Last month, India’s DoT appeared to reverse an earlier ban and invited Huawei to join 5G trials and other emerging markets will probably follow suit
By Tim Culpan
At the heart of concerns about Huawei Technologies Co.’s expansion is the Chinese giant’s role in the global telecom infrastructure. Skeptics charge that the company’s relationship with Beijing makes it a tool for Chinese espionage. That is a valid concern. In its 2015 annual report, rotating CEO Guo Ping made a bold assertion about Huawei’s global reach: Our 4G equipment was widely deployed around the world and is now being used in the capital cities of over 140 countries. At the time, Huawei had just reported revenue growth of 23% in its carrier business, which supplies networking equipment. That was the strongest pace in at least five years, driven by demand for 4G networks that offer faster downloads.
Yet, Huawei’s networking business has been a perpetual laggard, and its growth outside China has been lacklustre. Data from the past seven annual reports show that the company is struggling to globalise its equipment business, or even eke out growth from that division. Strong numbers in 2015 and 2016 belie an otherwise weak growth rate.
For the six years through 2017, revenue at the carrier unit climbed an average 12%, which isn’t exciting given that the period saw the introduction and rollout of 4G networks as well as upgrades to older 3G networks. Its consumer business, which sells smartphones, grew at almost three times that pace over the same period. Last year the carrier division accounted for less than half of sales, from 74% in 2011, while more than 50% of Huawei’s revenue came from its home country, compared to 32% six years prior. The Americas accounted for just 6.5% of sales in 2017. This tells us that moves to block Huawei equipment in developed countries, including Australia, New Zealand, Japan, the US and UK are unlikely to bring the company to its knees. Put simply, they were never target markets anyway.
Instead, developing markets in Asia, the Middle East and Africa are ripe for the taking. It is no coincidence that some governments in these nations are less sensitive to privacy concerns. They’re also regions where Beijing seeks to project its position as an emerging global power. Many such markets also have large populations. The cost of equipment to connect 200 million consumers to mobile data in a rich and a poor nation doesn’t vary in proportion to their GDP per capita, making such emerging markets as potentially lucrative as a developed market. Losing Japan or Britain due to espionage concerns is a blow, but by no means fatal.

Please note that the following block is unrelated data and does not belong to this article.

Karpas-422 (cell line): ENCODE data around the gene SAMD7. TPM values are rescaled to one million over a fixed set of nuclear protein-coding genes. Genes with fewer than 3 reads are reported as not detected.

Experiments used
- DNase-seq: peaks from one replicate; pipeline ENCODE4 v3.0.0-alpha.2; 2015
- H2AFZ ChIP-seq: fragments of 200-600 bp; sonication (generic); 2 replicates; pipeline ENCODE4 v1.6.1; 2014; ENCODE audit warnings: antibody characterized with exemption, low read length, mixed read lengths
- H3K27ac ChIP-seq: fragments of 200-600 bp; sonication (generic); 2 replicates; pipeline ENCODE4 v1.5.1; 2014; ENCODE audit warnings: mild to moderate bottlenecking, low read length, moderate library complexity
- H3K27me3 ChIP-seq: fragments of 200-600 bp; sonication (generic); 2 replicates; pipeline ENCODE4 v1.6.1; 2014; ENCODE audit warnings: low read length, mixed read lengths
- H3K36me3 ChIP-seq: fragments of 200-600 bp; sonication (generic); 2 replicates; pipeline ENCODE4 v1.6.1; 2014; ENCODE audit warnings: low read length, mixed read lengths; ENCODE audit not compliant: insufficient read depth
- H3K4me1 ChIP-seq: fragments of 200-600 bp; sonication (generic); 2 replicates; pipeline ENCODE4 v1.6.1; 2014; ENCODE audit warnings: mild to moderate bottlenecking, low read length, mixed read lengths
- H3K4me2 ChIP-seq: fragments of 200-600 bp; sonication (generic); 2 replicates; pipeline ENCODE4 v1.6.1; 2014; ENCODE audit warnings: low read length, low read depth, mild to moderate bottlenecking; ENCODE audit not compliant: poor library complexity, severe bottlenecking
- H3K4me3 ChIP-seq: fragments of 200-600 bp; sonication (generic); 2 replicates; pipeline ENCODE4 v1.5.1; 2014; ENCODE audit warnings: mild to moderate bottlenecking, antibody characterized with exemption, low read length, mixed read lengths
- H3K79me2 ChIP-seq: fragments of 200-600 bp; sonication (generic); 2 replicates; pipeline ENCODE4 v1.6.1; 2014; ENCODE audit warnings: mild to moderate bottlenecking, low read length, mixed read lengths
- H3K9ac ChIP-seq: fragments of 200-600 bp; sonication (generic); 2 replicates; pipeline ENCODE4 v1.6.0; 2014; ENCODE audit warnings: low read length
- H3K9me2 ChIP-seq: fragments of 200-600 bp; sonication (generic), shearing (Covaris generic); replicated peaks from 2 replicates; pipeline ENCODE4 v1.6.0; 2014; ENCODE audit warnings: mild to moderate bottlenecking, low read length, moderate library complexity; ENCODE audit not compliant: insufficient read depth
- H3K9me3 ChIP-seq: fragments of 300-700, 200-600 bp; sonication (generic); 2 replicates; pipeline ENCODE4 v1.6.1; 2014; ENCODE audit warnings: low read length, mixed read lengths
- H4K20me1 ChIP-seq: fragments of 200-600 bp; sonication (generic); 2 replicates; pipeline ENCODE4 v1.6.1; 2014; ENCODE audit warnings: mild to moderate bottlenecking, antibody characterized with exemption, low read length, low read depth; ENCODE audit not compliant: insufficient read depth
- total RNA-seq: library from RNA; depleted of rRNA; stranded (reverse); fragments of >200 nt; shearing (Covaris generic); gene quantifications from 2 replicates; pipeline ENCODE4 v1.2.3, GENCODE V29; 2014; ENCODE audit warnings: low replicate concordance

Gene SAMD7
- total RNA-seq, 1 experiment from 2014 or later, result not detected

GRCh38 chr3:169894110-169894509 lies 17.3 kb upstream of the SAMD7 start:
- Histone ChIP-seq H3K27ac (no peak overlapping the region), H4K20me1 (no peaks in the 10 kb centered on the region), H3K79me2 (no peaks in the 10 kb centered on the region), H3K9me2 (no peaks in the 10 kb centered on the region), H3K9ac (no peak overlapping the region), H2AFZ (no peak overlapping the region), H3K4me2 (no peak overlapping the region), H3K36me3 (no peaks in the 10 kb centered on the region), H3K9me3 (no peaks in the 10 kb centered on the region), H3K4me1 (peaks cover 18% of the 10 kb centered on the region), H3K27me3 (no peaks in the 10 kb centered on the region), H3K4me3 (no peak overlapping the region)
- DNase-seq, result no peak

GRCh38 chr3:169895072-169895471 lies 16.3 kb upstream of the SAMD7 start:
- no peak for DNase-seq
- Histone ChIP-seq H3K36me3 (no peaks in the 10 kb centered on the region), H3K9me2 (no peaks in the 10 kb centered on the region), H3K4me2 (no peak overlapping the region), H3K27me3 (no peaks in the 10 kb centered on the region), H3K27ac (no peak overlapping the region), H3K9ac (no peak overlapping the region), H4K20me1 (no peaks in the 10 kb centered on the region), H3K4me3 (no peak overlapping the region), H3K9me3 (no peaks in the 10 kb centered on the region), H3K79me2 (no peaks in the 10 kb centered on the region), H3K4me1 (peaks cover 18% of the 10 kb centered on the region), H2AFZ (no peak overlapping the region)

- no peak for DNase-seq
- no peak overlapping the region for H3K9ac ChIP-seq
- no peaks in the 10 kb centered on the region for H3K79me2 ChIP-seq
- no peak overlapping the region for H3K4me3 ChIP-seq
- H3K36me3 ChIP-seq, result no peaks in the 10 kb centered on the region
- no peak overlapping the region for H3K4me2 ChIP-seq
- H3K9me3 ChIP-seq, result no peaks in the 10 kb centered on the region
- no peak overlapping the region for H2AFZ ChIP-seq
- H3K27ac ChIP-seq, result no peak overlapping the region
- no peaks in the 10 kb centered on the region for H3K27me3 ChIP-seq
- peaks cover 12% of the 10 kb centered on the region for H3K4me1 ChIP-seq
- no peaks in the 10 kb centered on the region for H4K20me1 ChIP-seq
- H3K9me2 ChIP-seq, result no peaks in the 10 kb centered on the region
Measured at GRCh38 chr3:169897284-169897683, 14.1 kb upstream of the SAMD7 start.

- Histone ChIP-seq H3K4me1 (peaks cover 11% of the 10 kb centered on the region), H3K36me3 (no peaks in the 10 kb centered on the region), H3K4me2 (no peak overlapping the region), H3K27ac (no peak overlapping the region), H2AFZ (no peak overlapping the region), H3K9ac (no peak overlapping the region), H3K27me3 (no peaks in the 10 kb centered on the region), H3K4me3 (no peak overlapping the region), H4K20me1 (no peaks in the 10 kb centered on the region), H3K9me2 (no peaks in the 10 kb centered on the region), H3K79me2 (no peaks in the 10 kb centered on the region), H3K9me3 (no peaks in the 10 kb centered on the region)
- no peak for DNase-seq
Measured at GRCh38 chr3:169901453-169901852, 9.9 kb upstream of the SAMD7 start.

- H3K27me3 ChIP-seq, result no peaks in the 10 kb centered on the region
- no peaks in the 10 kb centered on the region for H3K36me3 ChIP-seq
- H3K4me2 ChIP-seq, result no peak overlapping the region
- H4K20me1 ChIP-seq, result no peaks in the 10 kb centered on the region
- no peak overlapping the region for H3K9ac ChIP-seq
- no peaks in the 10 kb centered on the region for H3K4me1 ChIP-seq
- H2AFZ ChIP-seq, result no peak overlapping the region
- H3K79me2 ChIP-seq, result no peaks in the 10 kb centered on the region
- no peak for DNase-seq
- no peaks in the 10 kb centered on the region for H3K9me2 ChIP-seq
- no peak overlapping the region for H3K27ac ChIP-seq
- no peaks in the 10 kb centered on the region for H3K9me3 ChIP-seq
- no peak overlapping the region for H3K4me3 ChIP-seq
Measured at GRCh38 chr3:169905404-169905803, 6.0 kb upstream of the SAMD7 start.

The advent of 5G, which focuses on data and connecting machines to the internet, potentially afforded Huawei a fresh opportunity to make it in the West. But that door was merely ajar, not open.
Other nations are on the fence. India’s Reliance Jio Infocomm Ltd. went all in with equipment newcomer Samsung Electronics Co. for its 4G networks, and is likely to tap the South Korean giant for 5G. That opened up the prospect that Huawei was no longer needed as a cheaper alternative to European players Ericsson AB and Nokia Oyj, meaning the government might block the Chinese company outright.
Last month, though, India’s Department of Telecommunications (DoT) appeared to reverse an earlier ban and invited Huawei to join 5G trials. Other emerging markets will probably follow suit, given Huawei’s financial resources and Beijing’s clout. That leaves developed countries trying to convince allies to stay away from Huawei, as the US has already done, according to the Wall Street Journal. That is likely to leave the company’s world divided into three parts: Out of bounds, open for business, and contested. It also means that the battle against Huawei won’t be fought on Western shores.
-The author is associated with Bloomberg. This column does not necessarily reflect the opinion of the editorial board or Bloomberg LP and its owners.